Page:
Figure 6: Modern day bullfighting.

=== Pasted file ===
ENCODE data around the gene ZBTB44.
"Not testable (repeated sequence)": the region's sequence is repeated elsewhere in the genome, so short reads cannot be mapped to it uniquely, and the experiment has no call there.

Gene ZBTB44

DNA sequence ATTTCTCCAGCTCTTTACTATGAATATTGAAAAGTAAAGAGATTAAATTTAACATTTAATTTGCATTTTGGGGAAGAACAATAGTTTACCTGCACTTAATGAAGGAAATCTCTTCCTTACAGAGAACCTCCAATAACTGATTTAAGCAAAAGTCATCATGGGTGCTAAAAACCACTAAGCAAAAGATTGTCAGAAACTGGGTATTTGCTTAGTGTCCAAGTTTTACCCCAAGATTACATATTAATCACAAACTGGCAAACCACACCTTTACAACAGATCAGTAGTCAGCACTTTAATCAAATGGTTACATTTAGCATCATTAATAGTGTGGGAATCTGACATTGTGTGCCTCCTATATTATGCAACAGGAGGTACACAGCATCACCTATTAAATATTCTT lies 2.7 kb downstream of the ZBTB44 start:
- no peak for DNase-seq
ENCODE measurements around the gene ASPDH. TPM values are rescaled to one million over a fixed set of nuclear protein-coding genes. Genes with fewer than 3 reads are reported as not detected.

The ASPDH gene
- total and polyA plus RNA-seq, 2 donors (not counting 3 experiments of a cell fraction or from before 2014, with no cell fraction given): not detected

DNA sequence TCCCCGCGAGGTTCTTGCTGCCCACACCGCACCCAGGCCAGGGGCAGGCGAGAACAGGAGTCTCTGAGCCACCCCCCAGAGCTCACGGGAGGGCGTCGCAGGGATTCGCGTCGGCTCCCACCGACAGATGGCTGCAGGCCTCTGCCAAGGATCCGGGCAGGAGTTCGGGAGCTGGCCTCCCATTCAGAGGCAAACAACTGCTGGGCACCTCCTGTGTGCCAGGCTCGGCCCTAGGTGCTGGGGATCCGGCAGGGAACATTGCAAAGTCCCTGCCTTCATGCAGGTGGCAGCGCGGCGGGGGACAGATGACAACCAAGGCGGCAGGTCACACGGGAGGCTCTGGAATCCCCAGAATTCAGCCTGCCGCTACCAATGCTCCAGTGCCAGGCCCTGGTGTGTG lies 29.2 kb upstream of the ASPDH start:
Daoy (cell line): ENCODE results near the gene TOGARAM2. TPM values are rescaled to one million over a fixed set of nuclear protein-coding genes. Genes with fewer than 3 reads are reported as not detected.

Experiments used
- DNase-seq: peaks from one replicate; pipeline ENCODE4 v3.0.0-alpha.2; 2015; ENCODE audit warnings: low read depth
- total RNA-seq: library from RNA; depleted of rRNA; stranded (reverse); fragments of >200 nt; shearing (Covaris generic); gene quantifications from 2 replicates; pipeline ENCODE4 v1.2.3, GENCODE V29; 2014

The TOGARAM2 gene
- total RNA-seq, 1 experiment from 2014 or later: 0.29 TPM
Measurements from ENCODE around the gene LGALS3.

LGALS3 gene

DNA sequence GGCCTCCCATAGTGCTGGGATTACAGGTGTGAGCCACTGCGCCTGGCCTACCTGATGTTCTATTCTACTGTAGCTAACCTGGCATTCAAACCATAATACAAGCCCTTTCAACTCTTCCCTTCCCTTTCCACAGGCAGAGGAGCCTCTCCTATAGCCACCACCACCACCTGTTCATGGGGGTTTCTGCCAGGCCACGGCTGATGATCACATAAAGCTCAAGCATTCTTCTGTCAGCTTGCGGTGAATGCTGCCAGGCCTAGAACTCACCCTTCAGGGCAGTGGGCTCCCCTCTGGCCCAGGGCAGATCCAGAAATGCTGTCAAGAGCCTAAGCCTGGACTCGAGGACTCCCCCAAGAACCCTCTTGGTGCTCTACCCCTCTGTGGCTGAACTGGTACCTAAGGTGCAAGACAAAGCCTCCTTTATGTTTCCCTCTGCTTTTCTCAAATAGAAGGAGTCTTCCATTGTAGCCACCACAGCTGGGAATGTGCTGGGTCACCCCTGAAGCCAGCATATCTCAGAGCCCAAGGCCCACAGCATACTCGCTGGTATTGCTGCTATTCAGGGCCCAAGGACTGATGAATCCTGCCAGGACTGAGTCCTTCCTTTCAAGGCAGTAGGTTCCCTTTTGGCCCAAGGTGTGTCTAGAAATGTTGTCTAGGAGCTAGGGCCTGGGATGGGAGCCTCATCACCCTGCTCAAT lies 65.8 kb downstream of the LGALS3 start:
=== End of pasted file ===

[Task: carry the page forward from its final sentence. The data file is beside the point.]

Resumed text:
Manolo also demonstrates this empathy in his refusal to kill the bulls. Both man and animal are forced to partake in the deathly dance within these scenes, despite their opposition. Bullfighting is a sport that is currently very controversial. In 2014, the release year of this film, the San Isidro bullfighting festival was suspended for the first time in 35 years after three matadors were injured. [4] According to PETA, as of 2013, attendance in Spanish stadiums was down by 40%. As of 2022, most of Mexico has banned bullfighting but is still allowed in the majority of Spain. [5] The sport has continued within Spain despite the cruelty because of a central theme of this film, tradition. In an intentional choice by Gutierrez, tradition unites the bull and Manolo, as he states in his ‘The Apology Song’ which he sings during his final bullfight, “we were bred to fight”. In this scene, as Manolo begins his song, the camera switches between close, facial shots of Manolo’s family, the bull and Xibalba. The is faced with the consequences of his actions to choose to sing rather than finish the giant, fiery bull standing before him. Then in an act reflective of the scene shared between Maria and Chuy, the camera remains focused on the matador and his final opponent as he sings his lament. However, the angles, from over-the-shoulder and wide, do not give the perspective of each other’s viewpoint but serve to highlight the size difference between the pair. Finally, the hierarchy between man and animal has flipped, at Manolo’s allowance, and it is apparent how much power the bull now holds. It seems aware of it too as it charges towards the hero, as we watch in an aerial shot, awaiting the death that is sure to come, unable to stop it from such a distance. But, the bull stops before the matador, lifting his foot to crush him instead, and again hesitates. Death is face to face with death, bone facing flame. But, in one of the film’s final acts of subversion, the film does not provide the action that an adventure film craves. Manolo offers the creature an end to the violence, which it accepts happily. Eventually, the bull douses the flames around the stadium and its own horns as the pair bow before one another. In this final act of purity, chooses life without reason to fight anymore and recognises the same within our hero. The camera remains low and the pair share most of their shots, having finally dismantled the hierarchy that has forced them to suffer for so long, tradition.